This site has been created to assist you in exploring library resources related to your distance learning experience. Our library is one of the largest in the United States and it can be a bit overwhelming at first. We will try to make things a little easier for you, but don't hesitate to ask questions.
Journal articles are one of the primary means of communicating research ideas. They are an important component of academic research and give you some insight into ongoing debates and scholarly conversations about your topic.
Finding articles is a two-step process:
Many other education related databases can be found at Resources in Education.
Citation management software is a tool that collects, stores and organizes citations from books, articles, web sites, and other sources. It can automatically format those citations into a bibliography in a multitude of different citation styles. The guide “Citation Management Software Overview” helps users choose a citation management tool and provides links to other guides on specific options like Zotero, Mendeley, and EndNote.
Try out one of these options and discover how much easier it is to manage your research projects and papers!
Library catalogs are used for two purposes:
First, if you know exactly what you are looking for - an exact title or author - you can use the catalog to locate your material. This works for book titles and journal titles.
Second, you can use library catalogs to discover material that might be helpful to you by doing subject and keyword searching.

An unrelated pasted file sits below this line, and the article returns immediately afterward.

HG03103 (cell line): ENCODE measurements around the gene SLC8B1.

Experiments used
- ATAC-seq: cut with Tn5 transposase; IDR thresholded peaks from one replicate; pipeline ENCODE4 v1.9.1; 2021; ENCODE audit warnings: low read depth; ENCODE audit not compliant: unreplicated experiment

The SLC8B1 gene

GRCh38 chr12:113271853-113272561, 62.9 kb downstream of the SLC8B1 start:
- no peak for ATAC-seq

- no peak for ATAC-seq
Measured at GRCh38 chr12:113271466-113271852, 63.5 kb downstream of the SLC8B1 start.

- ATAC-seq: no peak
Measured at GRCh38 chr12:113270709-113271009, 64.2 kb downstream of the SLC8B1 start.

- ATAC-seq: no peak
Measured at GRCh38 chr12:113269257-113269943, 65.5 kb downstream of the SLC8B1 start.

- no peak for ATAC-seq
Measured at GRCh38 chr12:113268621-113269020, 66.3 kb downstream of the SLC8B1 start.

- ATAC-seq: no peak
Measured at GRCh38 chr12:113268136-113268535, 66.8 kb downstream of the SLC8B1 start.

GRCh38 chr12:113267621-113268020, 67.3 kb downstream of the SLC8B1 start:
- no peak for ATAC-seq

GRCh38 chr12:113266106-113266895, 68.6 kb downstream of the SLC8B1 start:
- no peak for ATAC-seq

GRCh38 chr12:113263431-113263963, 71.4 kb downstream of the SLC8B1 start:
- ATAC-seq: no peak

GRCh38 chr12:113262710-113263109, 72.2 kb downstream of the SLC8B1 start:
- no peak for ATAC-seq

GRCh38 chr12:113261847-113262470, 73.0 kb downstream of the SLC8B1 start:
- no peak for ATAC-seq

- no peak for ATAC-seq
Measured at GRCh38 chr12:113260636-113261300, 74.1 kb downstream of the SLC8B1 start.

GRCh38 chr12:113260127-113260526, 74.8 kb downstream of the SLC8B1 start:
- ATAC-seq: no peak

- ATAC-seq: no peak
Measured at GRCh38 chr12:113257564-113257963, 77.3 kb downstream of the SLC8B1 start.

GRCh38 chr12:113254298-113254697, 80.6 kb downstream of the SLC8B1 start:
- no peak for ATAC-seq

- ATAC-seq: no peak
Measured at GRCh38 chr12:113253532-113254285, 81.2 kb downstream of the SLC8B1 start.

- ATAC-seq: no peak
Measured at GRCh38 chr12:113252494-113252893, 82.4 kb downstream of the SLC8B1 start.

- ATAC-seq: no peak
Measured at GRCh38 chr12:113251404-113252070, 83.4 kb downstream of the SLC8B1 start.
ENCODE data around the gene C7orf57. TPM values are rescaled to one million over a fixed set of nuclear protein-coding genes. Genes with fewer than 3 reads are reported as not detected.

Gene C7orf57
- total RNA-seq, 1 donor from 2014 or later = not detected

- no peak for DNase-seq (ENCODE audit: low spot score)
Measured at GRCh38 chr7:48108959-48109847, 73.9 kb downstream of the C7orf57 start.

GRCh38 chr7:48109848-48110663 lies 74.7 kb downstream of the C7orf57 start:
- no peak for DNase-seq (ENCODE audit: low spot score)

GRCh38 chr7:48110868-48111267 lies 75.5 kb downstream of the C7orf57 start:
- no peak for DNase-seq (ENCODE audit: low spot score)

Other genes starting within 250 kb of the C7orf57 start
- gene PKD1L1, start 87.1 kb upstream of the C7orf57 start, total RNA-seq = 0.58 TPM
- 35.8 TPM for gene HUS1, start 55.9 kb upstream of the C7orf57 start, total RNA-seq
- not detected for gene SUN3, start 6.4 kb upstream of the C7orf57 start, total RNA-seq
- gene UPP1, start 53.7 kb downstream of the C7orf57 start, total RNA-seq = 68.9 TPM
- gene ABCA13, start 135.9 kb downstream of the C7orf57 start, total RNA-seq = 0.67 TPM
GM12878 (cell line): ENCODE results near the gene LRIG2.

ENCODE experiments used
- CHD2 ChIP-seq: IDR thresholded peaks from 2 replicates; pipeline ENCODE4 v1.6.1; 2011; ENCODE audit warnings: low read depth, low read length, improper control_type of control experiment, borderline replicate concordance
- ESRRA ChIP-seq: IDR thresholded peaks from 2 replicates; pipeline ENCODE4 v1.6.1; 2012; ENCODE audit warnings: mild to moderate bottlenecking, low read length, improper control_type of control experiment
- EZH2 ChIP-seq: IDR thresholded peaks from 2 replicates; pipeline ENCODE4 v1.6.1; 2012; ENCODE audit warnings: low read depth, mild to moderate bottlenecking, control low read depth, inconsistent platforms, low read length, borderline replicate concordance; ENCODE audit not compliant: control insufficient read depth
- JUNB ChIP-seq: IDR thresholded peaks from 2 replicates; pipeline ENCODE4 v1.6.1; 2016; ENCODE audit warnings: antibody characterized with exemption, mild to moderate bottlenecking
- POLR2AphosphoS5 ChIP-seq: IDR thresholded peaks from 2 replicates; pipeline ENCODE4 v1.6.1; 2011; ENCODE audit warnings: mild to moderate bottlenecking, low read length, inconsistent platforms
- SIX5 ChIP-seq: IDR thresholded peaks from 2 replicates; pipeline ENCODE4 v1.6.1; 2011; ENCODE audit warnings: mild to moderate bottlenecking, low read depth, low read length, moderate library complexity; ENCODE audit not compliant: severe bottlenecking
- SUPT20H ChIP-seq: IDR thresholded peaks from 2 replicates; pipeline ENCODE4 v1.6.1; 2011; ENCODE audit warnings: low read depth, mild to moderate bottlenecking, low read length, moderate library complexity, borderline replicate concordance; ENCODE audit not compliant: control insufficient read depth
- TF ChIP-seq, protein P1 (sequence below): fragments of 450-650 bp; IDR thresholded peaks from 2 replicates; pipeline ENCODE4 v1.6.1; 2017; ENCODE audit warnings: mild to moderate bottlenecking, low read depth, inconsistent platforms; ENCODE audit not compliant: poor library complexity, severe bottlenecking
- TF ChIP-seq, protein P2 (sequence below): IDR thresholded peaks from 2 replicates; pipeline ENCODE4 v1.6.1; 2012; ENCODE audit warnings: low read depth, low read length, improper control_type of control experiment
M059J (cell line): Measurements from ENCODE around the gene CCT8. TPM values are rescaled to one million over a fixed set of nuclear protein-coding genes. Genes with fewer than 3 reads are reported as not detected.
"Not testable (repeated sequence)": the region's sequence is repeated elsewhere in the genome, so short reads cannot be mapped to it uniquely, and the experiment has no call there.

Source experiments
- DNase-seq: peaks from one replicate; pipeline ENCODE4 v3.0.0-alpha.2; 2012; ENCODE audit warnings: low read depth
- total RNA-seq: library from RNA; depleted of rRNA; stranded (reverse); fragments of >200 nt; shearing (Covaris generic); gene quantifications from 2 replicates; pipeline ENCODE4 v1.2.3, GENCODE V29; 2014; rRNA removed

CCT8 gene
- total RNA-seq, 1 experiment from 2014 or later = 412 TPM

Many of the records for journal titles in our catalog can link you to the electronic versions of these publications. If you do not see a link to an electronic version of a journal you need in the Online Catalog, go to Online Journals & Databases and search there for the journal title.
Look here to find books, DVDs, magazines or journals, and many other resources. In addition to the 13 million volumes we have on this campus, you can connect to 70 other libraries in Illinois and request that books be sent to you at one of these Illinois libraries. If you are located outside of Illinois, you will want to check in your local libraries. You can find books in the nearest library through WorldCat but not all libraries will allow you to visit or use their collections, so call first. Keep in mind that you can also request UIUC owned material through the library as a distance education student. For information about requesting UIUC materials, visit the Center for Innovation in Teaching & Learning Student Resources from the following library guide.
When you find something you want in the catalog, write down the following:
You can then use this information when requesting that the item be sent to you or when you visit that library.
International Web service to verify citations for books that you cannot find elsewhere. Please note that even if you find that a nearby library has a book you need, you will still need to check to see if you are allowed to visit that library and borrow books. You should be able to request books from other libraries through your local public library's interlibrary loan service.
The place to request journal articles that you cannot find at UIUC or electronically. Ordering journal articles via interlibrary loan is free and generally fairly quick. UIUC DocExpress is a service to have materials owned by UIUC copied on your behalf. There is no charge for faculty, graduate students, and staff. However, undergraduate students pay $5.00 per citation. Login to the UIUC DocExpress page to learn more or to place your request.
The Center for Innovation in Teaching and Learning provides support for distance students M-F 8:30-5:00. Contact them for assistance with issues related to i-cards, campus e-mail, course tools, etc.
Feel free to Ask-A-Librarian for chat, e-mail or phone assistance or visit the Social Sciences, Health, and Education Library if you are on campus.
If you want to set up an individual consultation about your research strategy or project, please fill out the Research Consultation Request form and indicate if you plan to visit in person or phone in.
For individual help with research, don't hesitate to contact: